Anyone applying for new tech jobs knows there’s nothing more intimidating than the technical interview.
Like going to the dentist or eating Thanksgiving with your in-laws, technical interviews are that thing you know you have to do, but really, really don’t want to.
And it makes sense: Of all the steps in the tech job interview process, the technical interview is the least predictable. For most top tech companies, early-stage interviews look relatively similar.
But the technical interview is its own beast. Every company approaches it differently, and the problems presented often change with every single candidate that comes through the door.
And that’s not even the worst part!
On top of the complete lack of predictability, technical interviews are some of the most high-stress situations an engineer will face when applying for tech jobs.
Think about it: you’re in the final stages of a multi-hour interview process for a job you really want to get, when all of a sudden you’re presented with a problem you’ve never seen before and asked to solve it (on a whiteboard no less) within a tight time constraint.
It’s a lot to ask. But frankly, when you can make upwards of $344,000 as an engineer with a company like Uber, it makes sense why the process is so strenuous.
Luckily, there’s a lot you can do to prepare for success in your technical interview, and this post aims to show you all of it. Here are ten tips for nailing your technical interview:
Before the Interview
#1. Read (and Practice with) Gayle Laakmann McDowell’s Cracking the Coding Interview: 189 Questions and Solutions
This book is widely regarded as a go-to source for the wide-range of potential algorithms and problems you may encounter in a technical interview. As one Google employee who interned with Apple and Facebook will tell you, going through all the problems in this book might be a big drain on your social life, but if landing a great tech job is your goal, there’s no substitute for this book.
#2. Use a Practice Coding Site like LeetCode.com
As coding interviews became more commonplace in the tech industry, a number of different sites have popped up offering opportunities to go through practice coding exercises that flex the muscles you’ll need to succeed in your interview. LeetCode.com is one of the best of them, but there’s one thing you’ll miss doing it all online…
#3. Write Code on a Whiteboard and Practice with a Tight Deadline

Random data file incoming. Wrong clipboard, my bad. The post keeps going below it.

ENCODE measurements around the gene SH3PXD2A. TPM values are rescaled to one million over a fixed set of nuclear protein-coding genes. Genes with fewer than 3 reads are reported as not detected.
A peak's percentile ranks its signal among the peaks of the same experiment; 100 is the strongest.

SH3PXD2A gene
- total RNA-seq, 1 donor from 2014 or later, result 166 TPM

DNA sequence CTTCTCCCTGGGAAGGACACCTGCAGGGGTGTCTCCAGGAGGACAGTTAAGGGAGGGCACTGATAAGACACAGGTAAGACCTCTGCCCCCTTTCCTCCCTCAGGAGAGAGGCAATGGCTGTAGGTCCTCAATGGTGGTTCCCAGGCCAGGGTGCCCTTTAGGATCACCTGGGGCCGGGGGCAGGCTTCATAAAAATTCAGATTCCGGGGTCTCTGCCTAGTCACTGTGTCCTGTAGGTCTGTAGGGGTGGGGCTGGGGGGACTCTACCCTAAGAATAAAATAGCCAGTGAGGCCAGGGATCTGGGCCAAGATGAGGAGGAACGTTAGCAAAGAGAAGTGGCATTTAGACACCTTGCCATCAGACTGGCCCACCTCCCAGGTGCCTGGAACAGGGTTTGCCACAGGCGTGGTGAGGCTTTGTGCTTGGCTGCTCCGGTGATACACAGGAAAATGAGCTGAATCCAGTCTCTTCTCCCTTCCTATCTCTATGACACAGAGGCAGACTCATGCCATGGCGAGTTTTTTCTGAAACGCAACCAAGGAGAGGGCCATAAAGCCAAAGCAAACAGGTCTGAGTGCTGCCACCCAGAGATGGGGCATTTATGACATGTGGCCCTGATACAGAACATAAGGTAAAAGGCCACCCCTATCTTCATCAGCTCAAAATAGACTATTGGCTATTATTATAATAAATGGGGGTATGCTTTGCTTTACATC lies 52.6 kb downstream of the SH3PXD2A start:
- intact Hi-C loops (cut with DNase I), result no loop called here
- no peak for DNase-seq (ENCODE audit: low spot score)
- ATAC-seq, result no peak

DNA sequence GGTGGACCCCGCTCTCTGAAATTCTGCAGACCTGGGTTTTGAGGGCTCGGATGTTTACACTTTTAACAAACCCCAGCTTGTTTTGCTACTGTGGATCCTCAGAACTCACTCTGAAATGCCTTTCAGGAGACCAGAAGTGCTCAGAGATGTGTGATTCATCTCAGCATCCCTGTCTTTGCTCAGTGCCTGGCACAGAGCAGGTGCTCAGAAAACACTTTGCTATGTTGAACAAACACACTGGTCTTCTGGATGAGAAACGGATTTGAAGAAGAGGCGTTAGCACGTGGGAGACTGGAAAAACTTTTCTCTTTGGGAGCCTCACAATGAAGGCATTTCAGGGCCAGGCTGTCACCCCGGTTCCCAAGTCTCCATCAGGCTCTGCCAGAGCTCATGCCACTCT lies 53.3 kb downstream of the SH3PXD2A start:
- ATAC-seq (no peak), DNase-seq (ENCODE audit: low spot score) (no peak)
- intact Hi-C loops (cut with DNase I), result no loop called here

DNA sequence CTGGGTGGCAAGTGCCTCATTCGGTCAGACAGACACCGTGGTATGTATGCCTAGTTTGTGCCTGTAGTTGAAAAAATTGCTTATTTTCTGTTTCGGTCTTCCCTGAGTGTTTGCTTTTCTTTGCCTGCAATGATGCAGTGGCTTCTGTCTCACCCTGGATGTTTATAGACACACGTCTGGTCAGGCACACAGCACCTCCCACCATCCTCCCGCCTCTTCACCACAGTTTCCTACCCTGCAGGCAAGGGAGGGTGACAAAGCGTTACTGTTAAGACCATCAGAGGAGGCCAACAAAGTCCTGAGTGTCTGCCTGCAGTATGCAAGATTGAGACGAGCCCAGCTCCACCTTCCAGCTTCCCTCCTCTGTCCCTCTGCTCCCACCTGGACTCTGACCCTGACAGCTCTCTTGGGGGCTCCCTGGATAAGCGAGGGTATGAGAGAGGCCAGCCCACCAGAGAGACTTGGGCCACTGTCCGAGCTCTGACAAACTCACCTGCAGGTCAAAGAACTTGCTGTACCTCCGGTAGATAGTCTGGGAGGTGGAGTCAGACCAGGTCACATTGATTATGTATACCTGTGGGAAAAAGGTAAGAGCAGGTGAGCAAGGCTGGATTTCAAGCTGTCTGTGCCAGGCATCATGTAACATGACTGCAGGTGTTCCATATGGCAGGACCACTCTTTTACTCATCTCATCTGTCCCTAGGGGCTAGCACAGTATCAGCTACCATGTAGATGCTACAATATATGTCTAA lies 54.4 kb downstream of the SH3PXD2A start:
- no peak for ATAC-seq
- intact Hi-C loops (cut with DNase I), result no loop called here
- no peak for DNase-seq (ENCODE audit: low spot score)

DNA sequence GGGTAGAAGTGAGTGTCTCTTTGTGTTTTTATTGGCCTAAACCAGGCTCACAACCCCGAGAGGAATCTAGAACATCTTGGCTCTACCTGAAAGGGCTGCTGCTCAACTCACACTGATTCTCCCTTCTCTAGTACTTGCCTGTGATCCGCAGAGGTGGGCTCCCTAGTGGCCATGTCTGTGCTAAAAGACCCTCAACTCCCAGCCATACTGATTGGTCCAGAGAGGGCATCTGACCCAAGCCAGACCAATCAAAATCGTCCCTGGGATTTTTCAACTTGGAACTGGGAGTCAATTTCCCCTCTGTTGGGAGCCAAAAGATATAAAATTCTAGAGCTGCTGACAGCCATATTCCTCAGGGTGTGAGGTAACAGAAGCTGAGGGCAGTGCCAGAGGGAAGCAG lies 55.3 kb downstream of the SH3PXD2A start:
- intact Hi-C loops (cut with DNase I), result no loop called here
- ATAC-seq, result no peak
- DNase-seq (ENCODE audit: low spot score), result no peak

Most engineering candidates know to review code and practice. But a common mistake is only practicing on a computer when—chances are—you’ll be coding during the interview on a whiteboard. So, while practicing on a platform like LeetCode is smart, make sure you run through several problems on a whiteboard and under a strict time constraint (30 to 45 minutes). That way, the setting of your interview will feel more comfortable and less distracting.
#4. Talk to Your Recruiter
The recruiter that’s guiding you through the process should be you inside source on what to expect from your technical interview. While he or she isn’t likely to give you any unauthorized insight, remember that they want to see you succeed (after all, they were probably the one who screened you in the beginning). That’s why it’s smart to check in and ask for their perspective on what you should be studying and how you should prepare for the interview.
During the Interview
#5. Ask (a lot of) Questions
When your interviewer presents the problem for you to solve, your first reaction might be to dive in and start coding. You’re working on a tight deadline, and it’s natural to want to maximize the time you have. But taking a deep breath and spending the first 3-5 minutes asking questions actually helps save time by eliminating frivolous errors and ensuring you have a good grasp on what you need to accomplish before you start coding.
#6. Talk Out Loud and Explain What You’re Doing (and Why)
Your interviewers want to see how you think just as much as how you solve the problems. And the easiest way to share that insight is to explain out loud how you’re solving the problem. But it’s not just about what you’re doing—it’s also the why. You might be surprised to find that by doing so, your interviewers are likely to give some hints or tips to nudge you along the right path. Which leads to the next tip…
#7. Collaborate with Your Interviewers
It may feel inappropriate to ask your interviewers for feedback or to contribute to your code, but when done in the spirit of teamwork and collaboration, you’re actually demonstrating a critical job skill required for any tech job: the ability to work well with others.
#8. Don’t Sweat the Small Stuff
Here’s the tough truth: you’re going to mess up. No one is perfect, and given the pressures of the environment, it’s not likely you’ll dot all your “i’s” and cross all your “t’s.” But when your interviewer points out those small errors, the worst thing you can do is freak out and get nervous. Keep your eye on the prize and know that small mistakes are (almost always) acceptable.
After the Interview
#9. Always Ask for Feedback
Most on-site technical interviews will be back-to-back with other interviews, so you may not have time to get thorough feedback in the actual meeting. But make sure you get the email addresses of all your interviewers and send a note asking for feedback on your code.
#10. Learn from Your Mistakes
Once you get that feedback, be sure to fix the problems and improve for the future. That might be your next interview with another company, or in your new job with the employer of your dreams. In either case, turn your technical interview into a learning process.
And one bonus tip…